Iao Valley State Park was a great place to spend a few hours on our Maui vacation. Here is 5 things about ʻĪao Valley that you may, or may not, have known.

1. ʻĪao Valley Is A Burial Ground For Maui Royalty.

The importance of ‘Īao Valley stretches back across the centuries.

During the fifteenth century, Maui ruler Kaka’e declared ‘Īao Valley would be a burial ground for the āli’i, or the Hawaiian nobility. It’s thought that the bodies were buried in secret places across the 4,000 acres of the valley that now form the state park.

Visitors to the area should take the opportunity to soak up the unique atmosphere that led to ‘Īao Needle and the valley becoming such a sacred place.

To show proper respect to the land, make sure to keep to the designated paths, and don’t attempt to form your own trail.

2. It’s Seen Warfare

The towering height of ‘Īao Needle was once employed as a lookout spot during the days of interisland warfare. One of Maui’s most famous battles actually took place under the watchful eye of the Needle. 

In 1790, legendary Hawaiian King Kamehameha I bought his battle to unite the islands to Maui. The two sides clashed at the Battle of Kepaniwai, one of the most ferocious fights to ever occur on Maui soil.

Despite the local Maui people having the ‘Iao Needle as a lookout point, it was Kamahameha’s forces who triumphed, and changed the course of Hawaiian history.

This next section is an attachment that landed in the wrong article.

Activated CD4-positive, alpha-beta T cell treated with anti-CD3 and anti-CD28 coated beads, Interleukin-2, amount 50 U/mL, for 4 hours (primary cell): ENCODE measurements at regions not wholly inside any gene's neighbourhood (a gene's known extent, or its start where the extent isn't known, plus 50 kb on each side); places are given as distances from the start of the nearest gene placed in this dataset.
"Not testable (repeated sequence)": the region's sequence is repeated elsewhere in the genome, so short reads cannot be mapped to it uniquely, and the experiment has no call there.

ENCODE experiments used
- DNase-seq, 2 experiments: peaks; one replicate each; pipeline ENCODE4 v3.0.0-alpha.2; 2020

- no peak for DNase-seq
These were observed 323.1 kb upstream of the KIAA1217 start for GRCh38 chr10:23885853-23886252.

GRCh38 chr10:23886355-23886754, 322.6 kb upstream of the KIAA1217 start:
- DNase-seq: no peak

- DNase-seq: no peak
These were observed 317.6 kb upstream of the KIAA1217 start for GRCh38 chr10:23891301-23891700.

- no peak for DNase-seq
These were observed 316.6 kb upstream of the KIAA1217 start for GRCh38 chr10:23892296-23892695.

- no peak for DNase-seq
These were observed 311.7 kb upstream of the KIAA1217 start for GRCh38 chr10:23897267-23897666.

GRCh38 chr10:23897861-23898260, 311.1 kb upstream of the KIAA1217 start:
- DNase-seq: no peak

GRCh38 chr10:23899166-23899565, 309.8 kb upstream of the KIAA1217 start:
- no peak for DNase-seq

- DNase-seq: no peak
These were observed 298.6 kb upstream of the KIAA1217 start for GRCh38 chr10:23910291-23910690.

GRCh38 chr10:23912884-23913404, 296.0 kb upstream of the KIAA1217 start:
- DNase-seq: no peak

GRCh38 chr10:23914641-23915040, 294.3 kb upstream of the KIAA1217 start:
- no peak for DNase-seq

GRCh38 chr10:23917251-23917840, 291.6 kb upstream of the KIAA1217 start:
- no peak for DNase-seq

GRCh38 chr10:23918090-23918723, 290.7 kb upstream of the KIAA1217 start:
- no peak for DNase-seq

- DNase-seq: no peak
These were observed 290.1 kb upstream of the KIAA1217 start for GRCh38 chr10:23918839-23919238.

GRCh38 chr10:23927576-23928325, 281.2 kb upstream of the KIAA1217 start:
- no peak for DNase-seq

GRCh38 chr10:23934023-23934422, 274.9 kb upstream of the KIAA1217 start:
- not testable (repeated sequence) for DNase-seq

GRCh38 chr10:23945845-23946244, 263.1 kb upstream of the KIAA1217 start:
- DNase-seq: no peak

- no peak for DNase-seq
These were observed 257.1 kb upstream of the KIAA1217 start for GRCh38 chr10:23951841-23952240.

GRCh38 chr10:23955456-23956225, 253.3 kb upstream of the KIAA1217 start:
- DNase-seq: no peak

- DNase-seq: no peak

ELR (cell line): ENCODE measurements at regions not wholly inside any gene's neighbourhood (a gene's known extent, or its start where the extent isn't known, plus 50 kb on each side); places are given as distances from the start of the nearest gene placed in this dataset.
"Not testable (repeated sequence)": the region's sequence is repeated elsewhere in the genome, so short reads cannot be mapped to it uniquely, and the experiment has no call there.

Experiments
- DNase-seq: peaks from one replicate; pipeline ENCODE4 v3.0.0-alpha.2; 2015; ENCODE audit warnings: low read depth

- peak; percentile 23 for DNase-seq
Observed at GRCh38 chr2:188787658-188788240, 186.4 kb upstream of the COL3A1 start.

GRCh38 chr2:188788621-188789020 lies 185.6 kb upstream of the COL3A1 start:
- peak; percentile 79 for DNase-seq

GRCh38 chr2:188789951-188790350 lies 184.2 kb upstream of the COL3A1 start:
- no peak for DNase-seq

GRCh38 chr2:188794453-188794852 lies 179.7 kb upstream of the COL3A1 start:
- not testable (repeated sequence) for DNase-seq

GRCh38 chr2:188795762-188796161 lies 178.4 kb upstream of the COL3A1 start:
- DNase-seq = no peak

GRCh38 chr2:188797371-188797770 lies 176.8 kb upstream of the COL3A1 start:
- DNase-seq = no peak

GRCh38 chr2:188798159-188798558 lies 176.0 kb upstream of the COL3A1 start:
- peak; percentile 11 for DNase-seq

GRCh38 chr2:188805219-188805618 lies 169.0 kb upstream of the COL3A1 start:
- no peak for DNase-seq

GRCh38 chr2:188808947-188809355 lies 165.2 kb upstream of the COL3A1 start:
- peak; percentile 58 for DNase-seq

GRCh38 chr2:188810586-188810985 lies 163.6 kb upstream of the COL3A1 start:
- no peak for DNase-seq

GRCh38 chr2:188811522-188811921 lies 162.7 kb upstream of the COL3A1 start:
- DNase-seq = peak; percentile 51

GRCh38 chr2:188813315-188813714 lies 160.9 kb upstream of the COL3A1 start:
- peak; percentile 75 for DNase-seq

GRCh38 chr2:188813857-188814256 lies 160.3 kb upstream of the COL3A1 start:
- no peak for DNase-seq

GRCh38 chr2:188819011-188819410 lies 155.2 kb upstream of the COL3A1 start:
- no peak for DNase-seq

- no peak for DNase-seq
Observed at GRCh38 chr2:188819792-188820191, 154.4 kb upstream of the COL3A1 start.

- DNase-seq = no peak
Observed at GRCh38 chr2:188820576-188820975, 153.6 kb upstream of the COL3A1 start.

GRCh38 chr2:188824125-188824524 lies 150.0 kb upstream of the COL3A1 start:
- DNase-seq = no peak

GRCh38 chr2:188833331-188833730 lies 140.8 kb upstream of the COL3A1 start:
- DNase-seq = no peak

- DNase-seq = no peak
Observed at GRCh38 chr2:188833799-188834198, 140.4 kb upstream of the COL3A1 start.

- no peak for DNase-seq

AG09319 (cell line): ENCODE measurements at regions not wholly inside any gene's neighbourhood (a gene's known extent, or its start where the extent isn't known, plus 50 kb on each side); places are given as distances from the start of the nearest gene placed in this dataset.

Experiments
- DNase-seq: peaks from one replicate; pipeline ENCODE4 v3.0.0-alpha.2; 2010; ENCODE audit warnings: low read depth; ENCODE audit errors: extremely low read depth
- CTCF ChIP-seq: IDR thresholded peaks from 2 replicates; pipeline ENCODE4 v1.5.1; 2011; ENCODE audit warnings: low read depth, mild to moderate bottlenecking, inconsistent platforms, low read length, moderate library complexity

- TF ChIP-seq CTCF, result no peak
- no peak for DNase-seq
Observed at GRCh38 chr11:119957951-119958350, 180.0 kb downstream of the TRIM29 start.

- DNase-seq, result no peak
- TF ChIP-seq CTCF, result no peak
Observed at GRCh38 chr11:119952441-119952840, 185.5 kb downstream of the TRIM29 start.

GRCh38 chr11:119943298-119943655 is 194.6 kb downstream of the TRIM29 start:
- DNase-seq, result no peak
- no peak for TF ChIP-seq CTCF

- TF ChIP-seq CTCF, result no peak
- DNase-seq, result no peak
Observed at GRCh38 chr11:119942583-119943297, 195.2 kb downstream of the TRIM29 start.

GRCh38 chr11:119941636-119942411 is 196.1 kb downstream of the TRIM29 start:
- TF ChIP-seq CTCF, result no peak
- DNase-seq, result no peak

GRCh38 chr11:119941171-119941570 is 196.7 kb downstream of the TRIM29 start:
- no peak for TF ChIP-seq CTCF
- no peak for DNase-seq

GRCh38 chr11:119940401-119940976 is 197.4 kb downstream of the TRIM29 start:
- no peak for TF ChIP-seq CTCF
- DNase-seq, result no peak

3. It’s Hard To Miss

The ‘Iao Needle towers 1200 feet above the floor of the ‘Iao Valley, and 2,250 feet above sea level.

It isn’t the highest spot in the valley, but the sudden jutting shape stands out against the sharp cliffs and sloping sides that surround the Needle.

Covered in the lush vegetation of the rainforest, ‘Iao Needle is a remarkable sight from the lookout post, and still pretty impressive from the parking lot. However, if you visit on a really damp day, you might find that even this impressive structure can be hidden in a veil of cloud. 

4. Iao Valley State Monument park will be closed for repairs from August 1st to January 15th. 

Yeah, Itʻs closed to help reinforce the grounds of the park. It may have hindered your vacation this year, but Itʻs for safety reasons. So, go visit Kepaniwai, the park you first drive by to the closed gate.

5. Ke Kula ʻO Piʻilani – A Hawaiian Immersions School.

Ke Kula ‘o Pi‘ilani is an independent Hawaiian school founded in 2016 with the purpose of providing a well-rounded education with equal focus on ʻŌlelo Hawaiʻi, mea Hawaiʻi, and academic rigor.  Education is delivered from a Hawaiian perspective and through a Hawaiian lens.

This is no longer the Hawaii Nature Center, but an actual school. That being said, school property is private property, thus you cannot park and access the walk ways within the school property. Thereʻs signs and gates saying the same thing, so please respect the learning process for the keiki (children) of the school.

It is a great place to collect yourself, meditate, and just jump into a mountain stream to cool down. Thereʻs restrooms, public grills, and pavilions for your family use. Either way, enjoy your time and create those memories that youʻll be able to share for years to come.